THE COURT: And for the reasons stated at the bench this time I’ll overrule the objection. This is what was redacted. I didn’t really want to throw the exact amount at you because I think it’s – it’s not that relevant, however, we now seem to have some dispute as to whether the amount in question is substantial or not. I thought we’d just cover up the specific amount by everybody agreeing to refer to it as substantial but since we now have a debate about what’s substantial I will overrule the objection. The State may ask for what the specific amounts are.

Record at 717-18. Consequently, Johnson testified that he and Smothers were seeking $7 million in their civil tort claim. Record at 718.
    Here, the trial court initially determined that the actual amount of damages sought was inadmissible, but maintained that the amount sought could be characterized as substantial. During cross-examination, Johnson testified that the amount “could” be considered substantial and that he did not know if it was an amount equivalent to winning the lottery because he had never won the lottery. Record at 714, 717. By failing to acknowledge on cross-examination that the amount sought was substantial, Johnson opened the door to the specific amount sought. When a defendant interjects an issue in a trial, he opens the door to otherwise inadmissible evidence. Tawdul v. State, 720 N.E.2d 1211, 1217 (Ind. Ct. App. 1999), trans. denied. In this case, Johnson opened the door to the otherwise inadmissible amount of money. Thus, the trial court did not abuse its discretion when it eventually allowed the amount into evidence.
    Even if the trial court erred in excluding the 911 tapes or in admitting the specific amount of money sought in the tort claim, such errors would not dictate a reversal of his convictions. Errors in the admission of evidence are deemed harmless unless they affect the substantial rights of a party. Ind. Trial Rule 61; Fleener v. State, 656 N.E.2d 1140, 1142 (Ind. 1995). An error is harmless when there is substantial independent evidence of guilt such that it is unlikely that the erroneously admitted evidence played a role in the conviction. Johnson v. State, 671 N.E.2d 1203, 1207 (Ind. Ct. App. 1996), trans. denied. Here, there was substantial independent evidence to support Johnson’s convictions without the 911 tapes and despite the admission of the exact amount of damages sought in the tort claim. Specifically, Officer Johns testified that Johnson yelled and disturbed his attempt to issue and explain the citation to Smothers. Furthermore, Officer Sims testified that while Officer Johns tried to explain the citation to Smothers, Johnson stood in the doorway yelling. In addition, both officers testified that they warned the defendant repeatedly that if he did not refrain from his disruptive behavior he would be arrested. Therefore, any error in the admission or exclusion of evidence was harmless.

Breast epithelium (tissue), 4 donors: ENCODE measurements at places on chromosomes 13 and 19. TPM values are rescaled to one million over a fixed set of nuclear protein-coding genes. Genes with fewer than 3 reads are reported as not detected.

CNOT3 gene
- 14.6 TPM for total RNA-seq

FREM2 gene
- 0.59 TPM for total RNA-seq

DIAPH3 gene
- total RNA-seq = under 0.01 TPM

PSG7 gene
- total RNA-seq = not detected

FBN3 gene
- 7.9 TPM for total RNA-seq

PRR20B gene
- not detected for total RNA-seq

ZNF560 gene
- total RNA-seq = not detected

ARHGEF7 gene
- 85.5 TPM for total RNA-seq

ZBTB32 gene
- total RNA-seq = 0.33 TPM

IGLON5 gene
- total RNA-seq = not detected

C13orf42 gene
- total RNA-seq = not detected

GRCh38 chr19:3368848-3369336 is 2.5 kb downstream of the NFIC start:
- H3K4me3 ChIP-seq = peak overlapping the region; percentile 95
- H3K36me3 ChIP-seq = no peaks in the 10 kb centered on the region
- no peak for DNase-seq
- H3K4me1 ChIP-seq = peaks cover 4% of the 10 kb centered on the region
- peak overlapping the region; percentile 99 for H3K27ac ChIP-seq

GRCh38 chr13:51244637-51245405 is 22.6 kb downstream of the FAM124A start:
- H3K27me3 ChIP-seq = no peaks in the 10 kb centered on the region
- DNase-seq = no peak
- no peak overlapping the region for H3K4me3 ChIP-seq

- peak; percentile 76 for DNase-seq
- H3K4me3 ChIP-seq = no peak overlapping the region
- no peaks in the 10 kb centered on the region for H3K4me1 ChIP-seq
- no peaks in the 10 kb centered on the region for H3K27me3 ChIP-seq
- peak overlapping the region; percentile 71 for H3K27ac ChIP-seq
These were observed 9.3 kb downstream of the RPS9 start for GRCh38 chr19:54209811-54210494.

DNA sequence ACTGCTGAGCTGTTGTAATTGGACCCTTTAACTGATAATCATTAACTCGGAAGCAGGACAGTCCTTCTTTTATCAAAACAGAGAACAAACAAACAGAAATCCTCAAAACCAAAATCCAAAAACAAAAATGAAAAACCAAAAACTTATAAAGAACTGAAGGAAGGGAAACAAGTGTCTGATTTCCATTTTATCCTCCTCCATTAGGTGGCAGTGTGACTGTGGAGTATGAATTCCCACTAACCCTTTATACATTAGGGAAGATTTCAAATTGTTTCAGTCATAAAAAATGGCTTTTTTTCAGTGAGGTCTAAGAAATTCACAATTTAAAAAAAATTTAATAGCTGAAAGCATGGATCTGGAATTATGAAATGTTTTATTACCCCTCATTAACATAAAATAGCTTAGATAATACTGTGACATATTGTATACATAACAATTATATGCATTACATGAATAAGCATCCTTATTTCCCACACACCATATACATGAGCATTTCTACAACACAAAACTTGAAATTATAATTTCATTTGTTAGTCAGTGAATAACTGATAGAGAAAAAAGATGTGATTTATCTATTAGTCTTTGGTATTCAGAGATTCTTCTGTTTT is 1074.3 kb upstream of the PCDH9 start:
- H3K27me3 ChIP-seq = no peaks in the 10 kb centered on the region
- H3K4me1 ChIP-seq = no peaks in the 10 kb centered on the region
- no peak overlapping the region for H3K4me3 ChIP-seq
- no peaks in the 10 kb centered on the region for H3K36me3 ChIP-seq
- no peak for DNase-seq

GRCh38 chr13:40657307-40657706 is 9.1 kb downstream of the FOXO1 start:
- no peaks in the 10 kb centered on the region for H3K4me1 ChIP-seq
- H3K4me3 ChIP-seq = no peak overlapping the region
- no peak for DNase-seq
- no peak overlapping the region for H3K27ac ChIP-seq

II. Sufficiency of the Evidence

Johnson claims that his convictions were not supported by sufficient evidence. When reviewing the sufficiency of the evidence, we neither reweigh the evidence nor judge the credibility of witnesses. Mullins v. State, 717 N.E.2d 902, 903 (Ind. Ct. App. 1999). Instead, we look to the evidence most favorable to the State and all of the reasonable inferences to be drawn from that evidence. Id. We will affirm a judgment that is supported by substantial evidence of probative value. Id.
Disorderly Conduct

Johnson alleges that there was insufficient evidence to support his conviction for Disorderly Conduct. To convict Johnson of Disorderly Conduct as a class B misdemeanor, the State was required to prove beyond a reasonable doubt that Johnson (1) recklessly, knowingly, or intentionally; (2) made unreasonable noise and continued to do so after being asked to stop. Ind. Code § 35-45-1-3. Johnson claims that the State failed to meet its burden. In particular, Johnson maintains that he was engaged in political speech at the time of his arrest and, therefore, his speech was protected by Article I, Section 9 of the Indiana Constitution. See footnote